Absinthe in France: Legalising the 'green fairy'

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Green, incredibly alcoholic and some say mind-altering - these are the qualities that led to absinthe being banned in France almost 100 years ago. But all that's about to change, after the government voted to allow sales of the drink nicknamed the "green fairy".

"I will not be seen as a drug addict anymore," says Clement Arnoux, an absinthe drinker and enthusiast.

"It changes everything from the point of view of my friends and family," he said.

The green, anise-flavoured spirit is associated with many of the country's most famous and esteemed artists and writers - like Edouard Manet, Edgar Degas, Henri de Toulouse Lautrec and Paul Verlaine - but it was banned in France in 1915 for its alleged harmful effect....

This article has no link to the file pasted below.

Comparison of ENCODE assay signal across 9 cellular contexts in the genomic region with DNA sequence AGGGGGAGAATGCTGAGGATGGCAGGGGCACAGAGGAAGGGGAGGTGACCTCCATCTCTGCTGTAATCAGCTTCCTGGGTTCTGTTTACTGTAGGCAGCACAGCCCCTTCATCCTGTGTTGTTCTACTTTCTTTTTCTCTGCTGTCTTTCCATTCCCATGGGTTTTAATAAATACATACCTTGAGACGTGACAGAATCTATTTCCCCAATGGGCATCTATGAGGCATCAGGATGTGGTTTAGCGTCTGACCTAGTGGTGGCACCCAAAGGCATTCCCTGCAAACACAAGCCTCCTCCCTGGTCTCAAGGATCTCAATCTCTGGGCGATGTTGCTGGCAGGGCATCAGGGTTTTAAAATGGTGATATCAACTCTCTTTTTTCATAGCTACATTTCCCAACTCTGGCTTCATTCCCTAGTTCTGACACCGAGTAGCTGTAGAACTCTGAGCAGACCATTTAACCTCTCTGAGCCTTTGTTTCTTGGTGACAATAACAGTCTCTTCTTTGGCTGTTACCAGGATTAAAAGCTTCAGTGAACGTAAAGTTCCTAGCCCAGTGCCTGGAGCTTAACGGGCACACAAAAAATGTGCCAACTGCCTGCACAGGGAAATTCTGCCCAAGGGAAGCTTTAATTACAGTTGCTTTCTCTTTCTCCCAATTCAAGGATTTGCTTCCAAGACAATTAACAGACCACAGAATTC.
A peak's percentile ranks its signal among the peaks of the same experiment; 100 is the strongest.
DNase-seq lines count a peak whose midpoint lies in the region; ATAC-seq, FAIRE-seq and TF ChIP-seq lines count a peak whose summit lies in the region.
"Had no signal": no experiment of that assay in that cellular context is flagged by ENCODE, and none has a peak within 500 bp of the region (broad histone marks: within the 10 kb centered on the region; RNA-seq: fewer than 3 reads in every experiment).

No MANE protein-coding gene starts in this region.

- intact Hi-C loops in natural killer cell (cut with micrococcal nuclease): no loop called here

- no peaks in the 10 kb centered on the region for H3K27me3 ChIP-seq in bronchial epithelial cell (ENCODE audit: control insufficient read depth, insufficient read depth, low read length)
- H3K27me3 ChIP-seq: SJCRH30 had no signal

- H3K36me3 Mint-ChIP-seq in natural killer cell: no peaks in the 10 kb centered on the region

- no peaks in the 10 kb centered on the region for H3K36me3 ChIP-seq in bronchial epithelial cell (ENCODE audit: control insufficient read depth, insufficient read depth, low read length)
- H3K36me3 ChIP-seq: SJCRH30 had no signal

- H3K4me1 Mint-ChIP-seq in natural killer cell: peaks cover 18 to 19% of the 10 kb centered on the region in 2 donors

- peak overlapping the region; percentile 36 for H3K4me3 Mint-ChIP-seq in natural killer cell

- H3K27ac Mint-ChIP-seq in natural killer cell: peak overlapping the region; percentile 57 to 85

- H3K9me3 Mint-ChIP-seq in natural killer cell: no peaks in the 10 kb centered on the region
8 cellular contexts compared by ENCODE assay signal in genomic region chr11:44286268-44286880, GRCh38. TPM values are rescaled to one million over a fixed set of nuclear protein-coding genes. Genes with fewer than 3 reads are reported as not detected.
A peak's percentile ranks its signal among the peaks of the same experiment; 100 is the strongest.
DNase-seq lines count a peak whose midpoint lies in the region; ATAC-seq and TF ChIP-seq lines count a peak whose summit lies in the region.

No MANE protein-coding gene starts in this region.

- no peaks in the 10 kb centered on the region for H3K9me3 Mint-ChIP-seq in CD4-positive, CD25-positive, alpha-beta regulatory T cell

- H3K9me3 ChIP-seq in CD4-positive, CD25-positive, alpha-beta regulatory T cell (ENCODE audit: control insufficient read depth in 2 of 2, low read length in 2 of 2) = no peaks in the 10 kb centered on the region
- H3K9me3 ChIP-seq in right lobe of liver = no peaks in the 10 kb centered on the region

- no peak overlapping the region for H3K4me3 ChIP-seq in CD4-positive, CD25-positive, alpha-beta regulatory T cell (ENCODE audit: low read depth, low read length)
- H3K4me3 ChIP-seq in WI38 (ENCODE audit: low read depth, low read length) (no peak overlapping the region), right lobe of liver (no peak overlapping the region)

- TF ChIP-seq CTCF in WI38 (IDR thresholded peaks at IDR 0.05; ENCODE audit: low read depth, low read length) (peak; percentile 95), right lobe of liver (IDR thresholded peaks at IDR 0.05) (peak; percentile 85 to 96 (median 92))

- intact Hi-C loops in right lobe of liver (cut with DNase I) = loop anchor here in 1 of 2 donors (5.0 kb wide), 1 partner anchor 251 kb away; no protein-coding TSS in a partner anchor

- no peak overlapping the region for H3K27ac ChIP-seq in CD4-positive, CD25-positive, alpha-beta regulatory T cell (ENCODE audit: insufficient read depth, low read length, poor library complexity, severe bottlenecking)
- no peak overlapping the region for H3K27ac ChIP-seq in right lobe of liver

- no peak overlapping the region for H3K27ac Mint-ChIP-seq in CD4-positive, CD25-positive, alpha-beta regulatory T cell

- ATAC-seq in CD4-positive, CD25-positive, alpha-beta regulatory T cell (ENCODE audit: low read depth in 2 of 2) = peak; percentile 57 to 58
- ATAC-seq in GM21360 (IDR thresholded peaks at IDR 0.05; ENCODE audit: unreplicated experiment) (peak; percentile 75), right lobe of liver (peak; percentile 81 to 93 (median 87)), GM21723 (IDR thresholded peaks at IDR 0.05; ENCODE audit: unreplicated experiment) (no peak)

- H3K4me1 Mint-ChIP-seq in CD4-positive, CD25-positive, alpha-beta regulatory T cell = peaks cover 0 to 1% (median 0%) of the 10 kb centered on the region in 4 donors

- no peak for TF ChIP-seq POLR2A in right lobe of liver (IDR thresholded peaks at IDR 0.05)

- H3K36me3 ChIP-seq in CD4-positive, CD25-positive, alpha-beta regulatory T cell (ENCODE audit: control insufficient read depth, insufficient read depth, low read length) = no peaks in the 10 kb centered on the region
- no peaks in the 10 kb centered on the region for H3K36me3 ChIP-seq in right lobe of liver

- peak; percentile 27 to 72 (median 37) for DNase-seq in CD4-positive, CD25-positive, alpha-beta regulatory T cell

Absinthe's heyday was in the mid-to-late 1800s.

"Absinthe was the queen of the Parisian boulevards," says Marie-Claude Delahaye, director and founder of the Museum of Absinthe in Auvers-sur-Oise.

Artists would hang out in the Parisian cafes to escape the chill of their studios, and a whole social scene developed around the drink, which was nicknamed la fee verte, meaning the green fairy.

Absinthe conveniently filled a gap left by the wine industry, which had been decimated in previous years by the vine disease phylloxera - but it also had its own attractions.

"It was cheap, it was an industrial alcohol, and it was very easy to buy," says Jad Adams, author of Hideous Absinthe: History of the Devil in a Bottle.

"It was the drink of the poor, and if you were a poor artist, like Vincent Van Gogh, you were going to take the cheapest kind of alcohol you could."...

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